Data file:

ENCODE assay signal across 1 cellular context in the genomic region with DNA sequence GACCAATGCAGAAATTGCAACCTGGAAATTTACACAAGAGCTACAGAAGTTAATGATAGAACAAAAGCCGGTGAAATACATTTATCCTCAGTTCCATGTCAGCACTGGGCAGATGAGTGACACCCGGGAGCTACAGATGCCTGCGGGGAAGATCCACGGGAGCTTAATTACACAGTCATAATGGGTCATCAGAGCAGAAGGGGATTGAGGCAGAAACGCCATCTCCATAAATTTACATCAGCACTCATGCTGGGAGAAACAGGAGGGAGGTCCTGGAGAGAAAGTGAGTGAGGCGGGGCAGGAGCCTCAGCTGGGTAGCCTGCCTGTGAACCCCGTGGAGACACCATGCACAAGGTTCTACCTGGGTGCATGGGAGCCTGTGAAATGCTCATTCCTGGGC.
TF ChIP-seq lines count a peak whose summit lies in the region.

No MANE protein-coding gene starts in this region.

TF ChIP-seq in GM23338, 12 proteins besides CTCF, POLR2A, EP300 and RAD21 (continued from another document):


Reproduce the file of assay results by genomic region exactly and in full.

ENCODE assay signal across 1 cellular context in the genomic region with DNA sequence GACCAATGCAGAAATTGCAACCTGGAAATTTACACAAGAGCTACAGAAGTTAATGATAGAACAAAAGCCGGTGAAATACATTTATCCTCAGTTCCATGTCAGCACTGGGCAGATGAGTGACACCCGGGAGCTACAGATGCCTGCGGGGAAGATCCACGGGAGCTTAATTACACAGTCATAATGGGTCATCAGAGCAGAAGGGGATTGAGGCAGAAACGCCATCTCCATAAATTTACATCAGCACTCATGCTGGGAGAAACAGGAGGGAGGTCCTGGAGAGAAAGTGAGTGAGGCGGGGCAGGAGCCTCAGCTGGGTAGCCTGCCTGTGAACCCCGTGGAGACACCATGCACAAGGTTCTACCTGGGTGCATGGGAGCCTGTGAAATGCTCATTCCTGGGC.
TF ChIP-seq lines count a peak whose summit lies in the region.

No MANE protein-coding gene starts in this region.

TF ChIP-seq in GM23338, 12 proteins besides CTCF, POLR2A, EP300 and RAD21 (continued from another document):